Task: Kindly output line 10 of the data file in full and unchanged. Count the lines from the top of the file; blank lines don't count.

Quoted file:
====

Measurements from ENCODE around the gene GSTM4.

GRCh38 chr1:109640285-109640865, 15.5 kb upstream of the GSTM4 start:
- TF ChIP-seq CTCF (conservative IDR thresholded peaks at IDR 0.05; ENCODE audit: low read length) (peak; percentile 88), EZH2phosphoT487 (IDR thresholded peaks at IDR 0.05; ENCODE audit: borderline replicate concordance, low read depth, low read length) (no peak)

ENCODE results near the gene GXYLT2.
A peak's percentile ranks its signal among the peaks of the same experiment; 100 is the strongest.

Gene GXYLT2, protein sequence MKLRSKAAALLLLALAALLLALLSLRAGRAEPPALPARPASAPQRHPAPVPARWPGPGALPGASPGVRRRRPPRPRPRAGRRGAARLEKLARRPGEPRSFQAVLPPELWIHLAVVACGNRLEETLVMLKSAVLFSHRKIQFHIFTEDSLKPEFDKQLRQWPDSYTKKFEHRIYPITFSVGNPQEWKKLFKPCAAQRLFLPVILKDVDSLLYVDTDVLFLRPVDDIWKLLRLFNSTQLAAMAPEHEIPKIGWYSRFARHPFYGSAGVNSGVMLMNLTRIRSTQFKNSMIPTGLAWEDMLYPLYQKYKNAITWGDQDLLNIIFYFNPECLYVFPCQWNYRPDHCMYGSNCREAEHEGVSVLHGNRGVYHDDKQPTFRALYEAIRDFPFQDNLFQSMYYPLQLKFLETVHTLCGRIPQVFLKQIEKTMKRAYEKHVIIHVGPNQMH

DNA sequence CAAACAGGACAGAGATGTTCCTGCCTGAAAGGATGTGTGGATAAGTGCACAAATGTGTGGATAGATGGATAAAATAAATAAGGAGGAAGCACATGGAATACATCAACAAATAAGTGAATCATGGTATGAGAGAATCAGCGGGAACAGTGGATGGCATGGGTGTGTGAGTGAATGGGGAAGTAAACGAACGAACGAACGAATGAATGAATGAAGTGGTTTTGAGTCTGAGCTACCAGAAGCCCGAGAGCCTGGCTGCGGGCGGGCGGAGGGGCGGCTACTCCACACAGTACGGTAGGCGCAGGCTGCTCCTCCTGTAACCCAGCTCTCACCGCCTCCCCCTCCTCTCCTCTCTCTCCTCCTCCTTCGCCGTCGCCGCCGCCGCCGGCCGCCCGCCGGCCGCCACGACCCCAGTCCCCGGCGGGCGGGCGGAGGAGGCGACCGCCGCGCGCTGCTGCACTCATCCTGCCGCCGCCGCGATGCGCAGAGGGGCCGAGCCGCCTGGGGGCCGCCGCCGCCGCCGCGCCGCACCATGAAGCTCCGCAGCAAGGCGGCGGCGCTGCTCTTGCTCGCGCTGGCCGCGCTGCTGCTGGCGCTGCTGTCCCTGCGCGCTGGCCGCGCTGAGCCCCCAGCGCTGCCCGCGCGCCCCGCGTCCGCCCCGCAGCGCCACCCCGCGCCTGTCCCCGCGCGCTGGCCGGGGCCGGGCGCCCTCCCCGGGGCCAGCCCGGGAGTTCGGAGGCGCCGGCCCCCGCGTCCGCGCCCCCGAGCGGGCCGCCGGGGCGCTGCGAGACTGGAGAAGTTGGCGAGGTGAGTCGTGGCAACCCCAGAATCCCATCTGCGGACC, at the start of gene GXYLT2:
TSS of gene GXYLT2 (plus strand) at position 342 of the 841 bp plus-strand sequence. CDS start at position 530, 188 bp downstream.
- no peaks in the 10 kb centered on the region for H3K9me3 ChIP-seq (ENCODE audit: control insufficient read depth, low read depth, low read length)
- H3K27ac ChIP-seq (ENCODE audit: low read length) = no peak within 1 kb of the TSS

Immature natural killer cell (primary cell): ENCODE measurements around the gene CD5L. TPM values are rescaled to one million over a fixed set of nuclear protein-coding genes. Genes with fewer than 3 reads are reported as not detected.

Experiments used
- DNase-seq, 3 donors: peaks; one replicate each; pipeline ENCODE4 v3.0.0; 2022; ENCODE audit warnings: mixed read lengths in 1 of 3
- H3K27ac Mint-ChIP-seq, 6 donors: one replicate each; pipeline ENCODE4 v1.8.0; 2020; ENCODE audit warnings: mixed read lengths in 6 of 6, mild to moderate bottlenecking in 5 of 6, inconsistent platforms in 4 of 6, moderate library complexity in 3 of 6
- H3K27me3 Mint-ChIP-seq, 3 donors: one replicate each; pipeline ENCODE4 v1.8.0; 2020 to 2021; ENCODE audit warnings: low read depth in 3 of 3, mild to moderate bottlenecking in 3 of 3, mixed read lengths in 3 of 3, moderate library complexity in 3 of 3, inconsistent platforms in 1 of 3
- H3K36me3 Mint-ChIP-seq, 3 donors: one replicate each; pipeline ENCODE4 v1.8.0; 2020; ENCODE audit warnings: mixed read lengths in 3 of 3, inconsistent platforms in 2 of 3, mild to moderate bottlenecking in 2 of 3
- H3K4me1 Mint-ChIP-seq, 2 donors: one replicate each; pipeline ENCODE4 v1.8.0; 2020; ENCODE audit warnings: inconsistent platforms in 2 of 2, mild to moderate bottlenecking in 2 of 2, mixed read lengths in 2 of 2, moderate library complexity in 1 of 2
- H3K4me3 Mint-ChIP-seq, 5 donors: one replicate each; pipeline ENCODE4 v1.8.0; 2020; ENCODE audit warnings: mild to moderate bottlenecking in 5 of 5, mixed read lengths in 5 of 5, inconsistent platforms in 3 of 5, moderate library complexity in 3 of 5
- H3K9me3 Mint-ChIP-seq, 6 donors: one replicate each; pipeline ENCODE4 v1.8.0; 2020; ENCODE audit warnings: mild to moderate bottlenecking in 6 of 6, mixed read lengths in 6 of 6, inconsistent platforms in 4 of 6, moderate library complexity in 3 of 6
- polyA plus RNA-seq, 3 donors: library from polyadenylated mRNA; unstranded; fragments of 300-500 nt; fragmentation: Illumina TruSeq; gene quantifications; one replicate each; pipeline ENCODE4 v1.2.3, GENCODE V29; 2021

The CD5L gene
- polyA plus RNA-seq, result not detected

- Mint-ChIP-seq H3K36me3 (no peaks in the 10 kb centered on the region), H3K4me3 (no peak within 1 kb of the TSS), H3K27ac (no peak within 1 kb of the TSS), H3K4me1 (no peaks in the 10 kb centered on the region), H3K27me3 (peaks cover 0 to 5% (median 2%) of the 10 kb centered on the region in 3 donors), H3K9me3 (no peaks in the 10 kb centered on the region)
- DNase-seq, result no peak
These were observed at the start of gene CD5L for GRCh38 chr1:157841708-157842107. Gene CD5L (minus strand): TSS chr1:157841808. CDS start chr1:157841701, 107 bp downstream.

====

- H3K27ac ChIP-seq (ENCODE audit: low read length) = no peak within 1 kb of the TSS